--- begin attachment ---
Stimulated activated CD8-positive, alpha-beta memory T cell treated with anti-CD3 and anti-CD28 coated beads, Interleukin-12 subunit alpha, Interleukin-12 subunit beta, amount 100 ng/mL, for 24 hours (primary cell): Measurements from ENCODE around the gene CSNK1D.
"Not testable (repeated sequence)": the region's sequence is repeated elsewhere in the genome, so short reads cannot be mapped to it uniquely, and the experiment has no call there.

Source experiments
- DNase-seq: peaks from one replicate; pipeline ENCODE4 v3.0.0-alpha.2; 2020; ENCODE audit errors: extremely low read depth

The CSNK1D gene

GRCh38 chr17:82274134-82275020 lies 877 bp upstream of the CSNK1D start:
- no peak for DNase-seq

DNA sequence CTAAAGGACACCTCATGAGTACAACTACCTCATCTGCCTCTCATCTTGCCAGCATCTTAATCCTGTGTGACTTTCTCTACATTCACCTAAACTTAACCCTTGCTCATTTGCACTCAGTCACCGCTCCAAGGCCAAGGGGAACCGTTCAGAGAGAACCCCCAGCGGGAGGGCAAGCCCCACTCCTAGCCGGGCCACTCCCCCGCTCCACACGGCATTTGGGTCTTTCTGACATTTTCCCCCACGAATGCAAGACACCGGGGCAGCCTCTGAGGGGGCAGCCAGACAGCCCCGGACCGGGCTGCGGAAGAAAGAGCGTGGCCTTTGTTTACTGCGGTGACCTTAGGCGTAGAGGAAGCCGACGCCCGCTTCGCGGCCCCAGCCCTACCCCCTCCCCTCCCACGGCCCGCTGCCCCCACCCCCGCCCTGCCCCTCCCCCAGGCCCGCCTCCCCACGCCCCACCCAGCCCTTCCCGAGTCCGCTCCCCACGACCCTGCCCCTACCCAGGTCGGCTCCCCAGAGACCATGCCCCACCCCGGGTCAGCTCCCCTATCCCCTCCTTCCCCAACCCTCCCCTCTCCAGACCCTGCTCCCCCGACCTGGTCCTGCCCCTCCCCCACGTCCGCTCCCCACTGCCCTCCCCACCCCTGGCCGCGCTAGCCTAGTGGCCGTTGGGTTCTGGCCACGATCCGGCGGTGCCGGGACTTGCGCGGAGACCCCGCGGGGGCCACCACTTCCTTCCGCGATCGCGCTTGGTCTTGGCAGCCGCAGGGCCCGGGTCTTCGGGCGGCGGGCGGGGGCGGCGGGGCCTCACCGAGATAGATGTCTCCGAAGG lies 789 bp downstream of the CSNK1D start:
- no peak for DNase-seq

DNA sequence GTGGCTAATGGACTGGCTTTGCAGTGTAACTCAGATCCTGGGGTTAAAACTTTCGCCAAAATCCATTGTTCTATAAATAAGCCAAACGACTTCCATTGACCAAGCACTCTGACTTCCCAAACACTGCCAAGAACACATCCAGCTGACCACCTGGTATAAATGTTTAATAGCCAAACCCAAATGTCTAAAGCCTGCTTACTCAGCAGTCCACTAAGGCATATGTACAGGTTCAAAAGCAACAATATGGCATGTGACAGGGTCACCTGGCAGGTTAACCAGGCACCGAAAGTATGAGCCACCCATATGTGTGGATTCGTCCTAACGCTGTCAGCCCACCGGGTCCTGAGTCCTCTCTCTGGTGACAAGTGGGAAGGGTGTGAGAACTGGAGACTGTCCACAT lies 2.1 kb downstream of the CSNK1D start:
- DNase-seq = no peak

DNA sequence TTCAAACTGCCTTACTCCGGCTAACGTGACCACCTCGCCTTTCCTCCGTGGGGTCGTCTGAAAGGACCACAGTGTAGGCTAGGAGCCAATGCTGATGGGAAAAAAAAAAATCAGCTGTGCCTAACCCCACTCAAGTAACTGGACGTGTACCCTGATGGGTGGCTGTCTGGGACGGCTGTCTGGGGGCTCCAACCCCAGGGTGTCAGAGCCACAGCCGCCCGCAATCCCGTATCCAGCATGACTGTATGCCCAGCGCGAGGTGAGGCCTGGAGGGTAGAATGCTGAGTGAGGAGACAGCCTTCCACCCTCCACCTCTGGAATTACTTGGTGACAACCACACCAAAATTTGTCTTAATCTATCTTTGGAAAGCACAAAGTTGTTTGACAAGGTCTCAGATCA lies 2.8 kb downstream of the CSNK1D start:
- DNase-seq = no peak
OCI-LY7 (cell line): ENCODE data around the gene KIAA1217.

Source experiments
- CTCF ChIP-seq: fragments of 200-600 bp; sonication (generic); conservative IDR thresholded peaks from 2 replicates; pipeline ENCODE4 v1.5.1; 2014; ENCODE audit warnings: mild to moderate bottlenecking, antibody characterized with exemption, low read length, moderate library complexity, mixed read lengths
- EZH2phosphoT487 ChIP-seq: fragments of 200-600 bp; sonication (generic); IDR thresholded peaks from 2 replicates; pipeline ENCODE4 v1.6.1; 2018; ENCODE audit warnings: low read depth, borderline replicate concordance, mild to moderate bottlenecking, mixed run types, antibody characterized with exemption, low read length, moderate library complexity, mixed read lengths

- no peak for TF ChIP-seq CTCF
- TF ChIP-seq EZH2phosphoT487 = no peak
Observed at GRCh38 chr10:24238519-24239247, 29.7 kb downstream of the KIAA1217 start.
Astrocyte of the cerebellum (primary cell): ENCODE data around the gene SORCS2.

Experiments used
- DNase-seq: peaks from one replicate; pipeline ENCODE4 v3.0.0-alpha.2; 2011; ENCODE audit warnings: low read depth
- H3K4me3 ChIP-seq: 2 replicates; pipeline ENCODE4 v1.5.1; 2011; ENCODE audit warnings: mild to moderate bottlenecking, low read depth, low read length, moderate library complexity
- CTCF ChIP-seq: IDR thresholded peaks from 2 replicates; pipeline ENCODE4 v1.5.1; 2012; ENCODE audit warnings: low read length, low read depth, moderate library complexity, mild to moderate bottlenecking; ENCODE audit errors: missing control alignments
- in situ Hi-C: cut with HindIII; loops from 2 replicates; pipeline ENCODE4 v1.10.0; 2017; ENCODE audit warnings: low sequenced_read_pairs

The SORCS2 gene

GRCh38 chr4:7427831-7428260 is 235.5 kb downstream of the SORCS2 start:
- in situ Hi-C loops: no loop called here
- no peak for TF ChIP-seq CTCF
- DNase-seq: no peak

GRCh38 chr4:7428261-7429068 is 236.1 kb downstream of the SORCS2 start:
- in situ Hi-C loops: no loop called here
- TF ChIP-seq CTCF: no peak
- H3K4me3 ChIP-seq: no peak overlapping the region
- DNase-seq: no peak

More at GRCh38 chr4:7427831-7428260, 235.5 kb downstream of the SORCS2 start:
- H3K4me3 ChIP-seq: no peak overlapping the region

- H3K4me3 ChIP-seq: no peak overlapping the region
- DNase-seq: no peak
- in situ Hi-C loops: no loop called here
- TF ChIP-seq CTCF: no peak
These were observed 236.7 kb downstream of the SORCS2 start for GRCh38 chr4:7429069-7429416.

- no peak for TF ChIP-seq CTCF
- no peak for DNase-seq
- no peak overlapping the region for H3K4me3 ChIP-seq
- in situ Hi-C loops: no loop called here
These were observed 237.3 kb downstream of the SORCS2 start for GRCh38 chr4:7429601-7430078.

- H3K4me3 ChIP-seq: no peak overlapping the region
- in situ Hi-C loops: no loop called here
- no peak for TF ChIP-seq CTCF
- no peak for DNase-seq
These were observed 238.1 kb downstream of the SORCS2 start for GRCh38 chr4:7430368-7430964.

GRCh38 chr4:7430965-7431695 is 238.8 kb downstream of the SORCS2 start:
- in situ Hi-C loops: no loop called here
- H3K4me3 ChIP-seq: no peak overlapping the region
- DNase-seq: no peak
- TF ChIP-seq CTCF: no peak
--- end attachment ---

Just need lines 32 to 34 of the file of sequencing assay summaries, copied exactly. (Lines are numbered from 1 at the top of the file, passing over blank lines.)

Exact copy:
GRCh38 chr4:7428261-7429068 is 236.1 kb downstream of the SORCS2 start:
- in situ Hi-C loops: no loop called here
- TF ChIP-seq CTCF: no peak